Professor Patrick Pullicino said doctors had turned the use of a controversial ‘death pathway’ into the equivalent of euthanasia of the elderly.
He claimed there was often a lack of clear evidence for initiating the Liverpool Care Pathway, a method of looking after terminally ill patients that is used in hospitals across the country.
It can include withdrawal of treatment – including the provision of water and nourishment by tube – and on average brings a patient to death in 33 hours.
There are around 450,000 deaths in Britain each year of people who are in hospital or under NHS care. Around 29 per cent – 130,000 – are of patients who were on the LCP [My emphasis].
Professor Pullicino claimed that far too often elderly patients who could live longer are placed on the LCP and it had now become an ‘assisted death pathway rather than a care pathway’.
He cited ‘pressure on beds and difficulty with nursing confused or difficult-to-manage elderly patients’ as factors.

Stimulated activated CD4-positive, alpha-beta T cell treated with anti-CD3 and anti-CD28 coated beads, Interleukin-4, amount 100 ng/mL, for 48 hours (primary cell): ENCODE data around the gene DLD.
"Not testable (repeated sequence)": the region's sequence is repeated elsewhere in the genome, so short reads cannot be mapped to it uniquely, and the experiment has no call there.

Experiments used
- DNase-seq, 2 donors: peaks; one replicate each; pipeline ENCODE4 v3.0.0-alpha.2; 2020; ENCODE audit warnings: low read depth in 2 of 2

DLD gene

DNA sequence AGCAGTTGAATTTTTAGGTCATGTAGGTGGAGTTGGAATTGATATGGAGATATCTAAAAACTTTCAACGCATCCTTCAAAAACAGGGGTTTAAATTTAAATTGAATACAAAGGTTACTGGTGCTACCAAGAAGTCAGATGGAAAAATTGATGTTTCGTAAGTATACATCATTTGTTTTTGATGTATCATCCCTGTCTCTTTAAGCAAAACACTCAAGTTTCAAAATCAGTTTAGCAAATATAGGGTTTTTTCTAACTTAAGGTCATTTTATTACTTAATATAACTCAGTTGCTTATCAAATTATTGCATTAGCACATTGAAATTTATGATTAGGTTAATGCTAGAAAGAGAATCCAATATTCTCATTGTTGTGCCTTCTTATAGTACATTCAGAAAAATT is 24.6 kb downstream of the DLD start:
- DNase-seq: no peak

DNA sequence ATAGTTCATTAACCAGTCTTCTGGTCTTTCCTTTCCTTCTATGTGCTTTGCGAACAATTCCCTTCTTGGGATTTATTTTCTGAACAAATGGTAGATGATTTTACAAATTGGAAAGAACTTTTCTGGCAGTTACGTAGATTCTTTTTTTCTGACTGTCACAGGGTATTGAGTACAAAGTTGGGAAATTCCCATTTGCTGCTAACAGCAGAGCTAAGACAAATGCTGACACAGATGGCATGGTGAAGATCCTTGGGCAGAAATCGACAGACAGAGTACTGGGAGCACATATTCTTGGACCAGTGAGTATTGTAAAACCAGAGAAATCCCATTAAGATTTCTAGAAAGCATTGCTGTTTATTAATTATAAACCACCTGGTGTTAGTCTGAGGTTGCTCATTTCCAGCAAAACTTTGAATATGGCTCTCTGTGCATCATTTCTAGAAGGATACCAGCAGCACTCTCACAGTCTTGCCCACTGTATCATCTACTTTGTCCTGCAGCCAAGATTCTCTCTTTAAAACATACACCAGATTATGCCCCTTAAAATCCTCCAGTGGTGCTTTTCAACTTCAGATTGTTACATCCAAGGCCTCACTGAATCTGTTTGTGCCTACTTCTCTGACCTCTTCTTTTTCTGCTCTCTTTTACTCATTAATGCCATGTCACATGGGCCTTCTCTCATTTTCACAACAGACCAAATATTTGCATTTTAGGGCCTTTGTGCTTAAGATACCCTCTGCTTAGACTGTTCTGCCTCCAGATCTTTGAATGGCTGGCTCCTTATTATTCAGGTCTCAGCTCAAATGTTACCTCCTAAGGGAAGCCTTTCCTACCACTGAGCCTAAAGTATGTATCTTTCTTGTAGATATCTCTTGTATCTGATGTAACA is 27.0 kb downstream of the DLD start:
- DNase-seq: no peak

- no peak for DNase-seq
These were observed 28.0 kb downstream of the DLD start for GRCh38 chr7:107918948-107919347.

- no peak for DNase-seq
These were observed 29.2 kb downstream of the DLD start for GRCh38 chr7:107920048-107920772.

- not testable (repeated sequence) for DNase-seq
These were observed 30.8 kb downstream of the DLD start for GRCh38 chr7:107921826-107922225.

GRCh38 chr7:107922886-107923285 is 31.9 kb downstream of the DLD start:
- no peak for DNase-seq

More tragic is that are those instances in which the patients selected to die really aren’t terminal.
Mrs Fenton, from East Sussex, is still alive and “happy” nine months after doctors declared she would only survive for days, withdrew her antibiotics and denied her artificial feeding, her daughter, Christine Ball, said.
Mrs Fenton was admitted to hospital suffering from pneumonia. Although Mrs Ball acknowledged that her mother was very ill she was “astonished” when a junior doctor told her she was going to be placed on the plan to “make her more comfortable” in her last days.
On Jan 19, Mrs Fenton’s 80th birthday, Mrs Ball said her mother had lost “an awful lot of weight” but was feeling better, and told her she “didn’t want to die”.
But it took another four days to persuade doctors to give her artificial feeding, Miss Ball said.
Mrs Ball said the fight to save her mother had been made harder by the Mental Capacity Act. “I was told that we had no rights, and food and hydration were classed as treatment, which meant they had the right to withhold feeding. It gave a doctor the power to play god with my mother’s life,” she said.
Mrs Fenton is now being looked after in a nursing home near her daughter’s home.
One can only guess at the number of survivable cases there are among the 130,000 Britons currently in a hospital and marked for death.
So this system really sucks. If you are interested there is a grassroots rebellion going oni in Britain against this appalling system check out this website. But what does it mean here?